Disabilities affect many people on this campus, both chronically and temporarily. Students with disabilities have to navigate the campus in ways that many others simply don’t think about. But while inaccessibility is persistent, it’s not as discussed here as other campus issues. As such, the Trinitonian hopes to give voice to students’ experiences with a series on disabilities. We invite individuals who would like to speak on these issues to contact email@example.com in order to get a more accurate understanding of what student life is like for those living with disabilities.
I’ll admit it: Trinity does a better job with providing accommodations than most universities. Its relatively small size often means distances between classes are short. Every syllabus day I’ve been to has included a PSA about the services, testing center and extensions available through Student Accessibility Services (SAS). With the construction of the elevator in the Murchison building several years ago, there is now an easier way for those with physical disabilities to move from upper to lower campus.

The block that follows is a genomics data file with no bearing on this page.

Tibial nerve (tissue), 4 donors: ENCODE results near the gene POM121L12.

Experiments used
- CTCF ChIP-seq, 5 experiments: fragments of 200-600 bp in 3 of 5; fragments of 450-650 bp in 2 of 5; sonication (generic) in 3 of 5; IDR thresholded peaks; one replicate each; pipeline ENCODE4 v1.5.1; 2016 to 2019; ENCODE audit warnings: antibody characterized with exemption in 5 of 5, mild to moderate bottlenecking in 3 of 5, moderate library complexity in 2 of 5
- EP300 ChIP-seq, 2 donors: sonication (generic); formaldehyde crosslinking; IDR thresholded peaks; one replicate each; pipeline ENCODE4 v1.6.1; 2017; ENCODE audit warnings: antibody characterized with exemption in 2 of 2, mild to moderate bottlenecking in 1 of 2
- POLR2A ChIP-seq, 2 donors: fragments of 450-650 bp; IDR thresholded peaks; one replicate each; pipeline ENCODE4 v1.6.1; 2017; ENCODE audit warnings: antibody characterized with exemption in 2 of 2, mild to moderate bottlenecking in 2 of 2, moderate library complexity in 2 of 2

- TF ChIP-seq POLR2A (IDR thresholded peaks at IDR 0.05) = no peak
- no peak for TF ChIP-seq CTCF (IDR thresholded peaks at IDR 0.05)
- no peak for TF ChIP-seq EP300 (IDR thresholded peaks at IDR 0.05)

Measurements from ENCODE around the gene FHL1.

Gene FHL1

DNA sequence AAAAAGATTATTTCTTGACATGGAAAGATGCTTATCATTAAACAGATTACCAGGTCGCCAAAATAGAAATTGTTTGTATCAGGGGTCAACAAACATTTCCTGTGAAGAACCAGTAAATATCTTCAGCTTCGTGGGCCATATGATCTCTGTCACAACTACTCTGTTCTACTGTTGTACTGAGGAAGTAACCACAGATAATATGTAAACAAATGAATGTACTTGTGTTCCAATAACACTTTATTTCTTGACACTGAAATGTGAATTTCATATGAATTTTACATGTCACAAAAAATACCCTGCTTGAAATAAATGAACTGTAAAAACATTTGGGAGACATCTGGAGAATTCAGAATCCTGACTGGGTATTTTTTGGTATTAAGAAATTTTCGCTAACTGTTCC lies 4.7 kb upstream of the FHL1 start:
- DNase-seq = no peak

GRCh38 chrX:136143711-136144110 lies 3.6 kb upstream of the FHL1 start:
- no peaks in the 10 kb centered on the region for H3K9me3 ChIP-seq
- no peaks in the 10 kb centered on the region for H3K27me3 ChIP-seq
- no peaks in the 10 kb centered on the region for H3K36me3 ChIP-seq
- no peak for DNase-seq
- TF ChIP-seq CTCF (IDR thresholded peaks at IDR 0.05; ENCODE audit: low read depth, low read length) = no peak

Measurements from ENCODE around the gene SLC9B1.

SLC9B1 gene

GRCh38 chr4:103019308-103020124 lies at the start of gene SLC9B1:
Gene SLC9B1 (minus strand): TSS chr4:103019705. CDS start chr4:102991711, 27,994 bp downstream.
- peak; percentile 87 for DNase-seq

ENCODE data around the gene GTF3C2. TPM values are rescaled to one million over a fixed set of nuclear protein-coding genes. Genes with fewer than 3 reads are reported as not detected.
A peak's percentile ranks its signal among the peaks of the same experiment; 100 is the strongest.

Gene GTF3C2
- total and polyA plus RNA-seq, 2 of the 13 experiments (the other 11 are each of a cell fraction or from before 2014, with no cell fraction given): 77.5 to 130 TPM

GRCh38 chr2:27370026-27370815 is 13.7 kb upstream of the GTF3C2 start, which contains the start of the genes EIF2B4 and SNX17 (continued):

Yet, as someone who has experienced living on this campus with a disability for three years now, I have noticed that the university has some very visible obstacles to accessibility. Even with small distances, navigating the campus can be physically demanding. Ramps and elevators are out of the way and difficult to locate. Even with recent renovations, South Hall still lacks an elevator. Students never receive notification when an elevator breaks. For students using the Murchison elevator, this requires them to either go out of their way to find a new path to class, or simply to abandon the effort.
Some accommodations are also far more regulated. For those with a mental illness, negotiating extensions usually requires pre-existing registration through SAS, mandating that students go through the process of “official” diagnosis before learning accommodations will be granted. Even after registration, flexibility may be hard to come by, considering the rigor of Trinity’s coursework.
Every student’s experience with disability matters, and all are different. This series aims to shed a light on the accommodations Trinity provides. In publicizing narratives of disability, we hope to gain a better understanding of both the current landscape of accommodations and how the university could improve accommodations for all students in the future.